But she still wonders, despite this flurry of interest, whether black students will continue to be left behind.
"My goal is that everyone who is trying to target youth come together on one page and say, 'This is how we're going to do it, and this is what the kids in Cape Girardeau are lacking,'" she said.
But what about the spiritual leaders? Is it their responsibility to get more involved in political issues and go outside their congregations?
The Rev. Cecil B. Thomas came to Cape Girardeau two years ago from Arkansas. Outspoken and outgoing, he does not shy away from saying what he thought about the city at first blush.
"We're behind. We're behind Arkansas as far as racial equality and unity," he said. "We need leadership badly. ... My concern is truly that there is a lack of unity, kindness, respect, gratitude in the black community. Especially among the leaders."
Thomas lists unity as his top goal, saying if Cape Girardeau is confronted with a unified front of the black religious community it will be forced to listen.
"Right now everyone is satisfied doing their own thing. Church of God and Christ does one thing, House of Hope does another and we do another. Everybody is satisfied in doing their own thing, confident in their religious belief."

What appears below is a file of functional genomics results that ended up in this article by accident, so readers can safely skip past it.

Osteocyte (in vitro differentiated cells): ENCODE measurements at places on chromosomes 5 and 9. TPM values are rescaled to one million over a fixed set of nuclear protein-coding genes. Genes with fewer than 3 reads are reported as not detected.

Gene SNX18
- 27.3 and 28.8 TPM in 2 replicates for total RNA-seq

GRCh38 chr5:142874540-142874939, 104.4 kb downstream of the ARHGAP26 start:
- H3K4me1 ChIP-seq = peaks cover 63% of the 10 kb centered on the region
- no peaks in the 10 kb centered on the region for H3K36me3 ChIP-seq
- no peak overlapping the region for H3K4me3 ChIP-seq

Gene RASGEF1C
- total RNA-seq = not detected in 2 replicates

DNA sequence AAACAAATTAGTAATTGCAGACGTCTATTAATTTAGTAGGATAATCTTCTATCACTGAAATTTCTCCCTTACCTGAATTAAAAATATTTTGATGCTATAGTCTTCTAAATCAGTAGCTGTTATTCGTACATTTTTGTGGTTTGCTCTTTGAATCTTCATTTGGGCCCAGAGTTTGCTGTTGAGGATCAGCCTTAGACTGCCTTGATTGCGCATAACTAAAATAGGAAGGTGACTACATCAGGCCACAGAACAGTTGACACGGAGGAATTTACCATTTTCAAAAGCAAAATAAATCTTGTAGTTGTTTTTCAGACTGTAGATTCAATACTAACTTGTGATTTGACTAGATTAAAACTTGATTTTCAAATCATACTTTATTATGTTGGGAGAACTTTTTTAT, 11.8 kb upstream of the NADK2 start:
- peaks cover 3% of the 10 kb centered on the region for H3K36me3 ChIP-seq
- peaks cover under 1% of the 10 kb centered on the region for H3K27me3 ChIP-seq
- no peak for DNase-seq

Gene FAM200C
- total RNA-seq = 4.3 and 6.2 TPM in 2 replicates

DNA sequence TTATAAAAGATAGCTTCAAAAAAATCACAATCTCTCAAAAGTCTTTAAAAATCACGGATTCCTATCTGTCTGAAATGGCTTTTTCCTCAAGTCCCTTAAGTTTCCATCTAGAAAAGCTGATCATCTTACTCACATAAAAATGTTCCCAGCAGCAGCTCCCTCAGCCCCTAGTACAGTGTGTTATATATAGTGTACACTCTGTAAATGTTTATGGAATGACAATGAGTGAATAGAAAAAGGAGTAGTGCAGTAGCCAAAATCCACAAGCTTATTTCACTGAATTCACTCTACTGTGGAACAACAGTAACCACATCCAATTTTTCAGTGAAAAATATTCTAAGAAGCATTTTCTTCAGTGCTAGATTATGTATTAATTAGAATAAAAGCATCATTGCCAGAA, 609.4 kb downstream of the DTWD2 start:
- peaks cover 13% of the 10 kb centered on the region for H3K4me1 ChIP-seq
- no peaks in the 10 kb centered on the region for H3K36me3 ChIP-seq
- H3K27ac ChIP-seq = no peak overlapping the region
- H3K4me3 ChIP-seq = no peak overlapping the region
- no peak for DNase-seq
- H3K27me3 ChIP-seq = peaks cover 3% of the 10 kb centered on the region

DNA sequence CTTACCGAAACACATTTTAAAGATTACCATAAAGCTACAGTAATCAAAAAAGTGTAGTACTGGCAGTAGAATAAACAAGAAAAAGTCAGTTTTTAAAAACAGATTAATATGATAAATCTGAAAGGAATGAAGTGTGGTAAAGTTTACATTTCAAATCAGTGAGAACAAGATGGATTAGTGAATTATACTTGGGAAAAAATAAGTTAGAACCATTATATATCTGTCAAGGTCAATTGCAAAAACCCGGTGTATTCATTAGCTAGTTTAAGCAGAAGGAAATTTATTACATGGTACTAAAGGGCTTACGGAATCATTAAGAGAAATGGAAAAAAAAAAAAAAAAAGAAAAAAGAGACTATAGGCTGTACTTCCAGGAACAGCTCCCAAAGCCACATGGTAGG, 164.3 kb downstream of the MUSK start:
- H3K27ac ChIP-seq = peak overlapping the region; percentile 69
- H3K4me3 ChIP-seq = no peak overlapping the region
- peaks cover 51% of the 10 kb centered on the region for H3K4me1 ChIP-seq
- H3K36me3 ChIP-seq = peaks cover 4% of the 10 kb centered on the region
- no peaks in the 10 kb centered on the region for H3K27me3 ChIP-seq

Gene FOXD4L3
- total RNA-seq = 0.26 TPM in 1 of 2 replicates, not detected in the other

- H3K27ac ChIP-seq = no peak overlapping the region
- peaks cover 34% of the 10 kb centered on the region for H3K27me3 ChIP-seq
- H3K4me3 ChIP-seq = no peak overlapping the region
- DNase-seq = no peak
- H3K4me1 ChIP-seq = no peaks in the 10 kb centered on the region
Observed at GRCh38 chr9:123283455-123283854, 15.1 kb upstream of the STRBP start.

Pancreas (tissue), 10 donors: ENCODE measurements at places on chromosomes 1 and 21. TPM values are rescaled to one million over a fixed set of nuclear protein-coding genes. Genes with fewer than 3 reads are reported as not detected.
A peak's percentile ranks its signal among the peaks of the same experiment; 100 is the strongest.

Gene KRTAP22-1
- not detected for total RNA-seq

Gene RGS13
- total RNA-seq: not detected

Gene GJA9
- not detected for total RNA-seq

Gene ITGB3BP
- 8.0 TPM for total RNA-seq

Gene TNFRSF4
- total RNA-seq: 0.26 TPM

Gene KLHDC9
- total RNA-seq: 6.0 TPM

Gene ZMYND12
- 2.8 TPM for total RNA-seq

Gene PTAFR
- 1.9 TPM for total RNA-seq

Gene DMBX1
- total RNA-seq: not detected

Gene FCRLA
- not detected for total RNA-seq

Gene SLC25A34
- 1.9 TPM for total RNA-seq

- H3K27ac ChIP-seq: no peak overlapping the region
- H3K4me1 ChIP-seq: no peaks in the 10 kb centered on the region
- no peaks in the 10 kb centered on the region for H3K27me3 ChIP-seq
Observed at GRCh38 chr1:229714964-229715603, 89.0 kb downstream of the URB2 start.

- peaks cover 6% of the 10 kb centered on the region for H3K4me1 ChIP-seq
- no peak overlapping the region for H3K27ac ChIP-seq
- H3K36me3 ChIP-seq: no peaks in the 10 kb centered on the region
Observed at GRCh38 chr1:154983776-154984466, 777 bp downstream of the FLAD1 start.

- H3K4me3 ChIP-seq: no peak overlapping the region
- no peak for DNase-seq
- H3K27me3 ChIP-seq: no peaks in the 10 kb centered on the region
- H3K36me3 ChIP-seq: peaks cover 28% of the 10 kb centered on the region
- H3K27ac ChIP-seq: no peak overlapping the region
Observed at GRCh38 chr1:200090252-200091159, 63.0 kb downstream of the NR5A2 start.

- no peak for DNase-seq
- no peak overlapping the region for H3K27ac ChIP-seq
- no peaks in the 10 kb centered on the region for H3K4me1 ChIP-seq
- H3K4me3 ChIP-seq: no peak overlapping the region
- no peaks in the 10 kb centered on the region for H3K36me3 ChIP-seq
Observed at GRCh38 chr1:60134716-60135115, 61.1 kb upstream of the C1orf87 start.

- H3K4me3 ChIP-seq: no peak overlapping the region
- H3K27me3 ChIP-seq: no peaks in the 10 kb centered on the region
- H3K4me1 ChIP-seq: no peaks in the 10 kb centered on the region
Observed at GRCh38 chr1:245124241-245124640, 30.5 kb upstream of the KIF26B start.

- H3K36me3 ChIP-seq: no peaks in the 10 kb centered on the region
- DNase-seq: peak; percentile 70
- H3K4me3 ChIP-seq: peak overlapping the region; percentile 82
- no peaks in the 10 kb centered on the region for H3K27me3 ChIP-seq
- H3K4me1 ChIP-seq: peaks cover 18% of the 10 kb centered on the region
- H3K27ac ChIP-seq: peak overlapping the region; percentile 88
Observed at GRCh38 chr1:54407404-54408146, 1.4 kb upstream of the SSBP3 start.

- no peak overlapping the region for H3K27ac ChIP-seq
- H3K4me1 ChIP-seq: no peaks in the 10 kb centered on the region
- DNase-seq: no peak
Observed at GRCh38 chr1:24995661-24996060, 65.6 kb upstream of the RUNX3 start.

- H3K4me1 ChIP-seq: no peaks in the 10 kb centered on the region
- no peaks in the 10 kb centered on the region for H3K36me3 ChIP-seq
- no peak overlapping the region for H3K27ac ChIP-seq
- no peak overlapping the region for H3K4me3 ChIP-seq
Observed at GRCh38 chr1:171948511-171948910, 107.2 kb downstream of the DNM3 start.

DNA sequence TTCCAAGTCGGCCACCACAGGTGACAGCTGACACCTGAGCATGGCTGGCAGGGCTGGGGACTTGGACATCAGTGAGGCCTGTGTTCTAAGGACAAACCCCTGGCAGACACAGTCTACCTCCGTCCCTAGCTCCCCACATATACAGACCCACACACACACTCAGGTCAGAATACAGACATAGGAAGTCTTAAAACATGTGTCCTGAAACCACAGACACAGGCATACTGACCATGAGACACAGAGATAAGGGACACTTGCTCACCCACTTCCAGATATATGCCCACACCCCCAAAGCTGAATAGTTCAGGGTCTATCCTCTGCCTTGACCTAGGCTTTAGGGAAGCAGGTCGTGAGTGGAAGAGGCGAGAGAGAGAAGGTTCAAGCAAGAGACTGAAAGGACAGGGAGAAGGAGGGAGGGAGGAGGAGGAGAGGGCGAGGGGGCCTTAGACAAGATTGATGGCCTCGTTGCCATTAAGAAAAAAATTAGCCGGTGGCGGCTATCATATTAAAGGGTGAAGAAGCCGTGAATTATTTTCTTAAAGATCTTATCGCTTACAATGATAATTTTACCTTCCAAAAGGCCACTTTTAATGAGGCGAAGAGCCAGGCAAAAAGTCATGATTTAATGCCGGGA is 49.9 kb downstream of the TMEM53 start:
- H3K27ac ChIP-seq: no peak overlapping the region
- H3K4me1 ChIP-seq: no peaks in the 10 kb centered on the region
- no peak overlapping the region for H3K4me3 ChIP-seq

In light of that, last year Thomas organized the first Gathering of Saints and Fellowship where ministers and congregants from every predominantly black church could come to worship together. The event, he said, was a first in recent years.
The Rev. William Bird Sr. is of the old school. A minister for 47 years, he believes religion and politics should not mix.
"Who has determined pastors are supposed to take the lead? Some pastors don't feel comfortable counseling folks. Who is to say I'm not a good leader just because I'm not counseling on political issues?"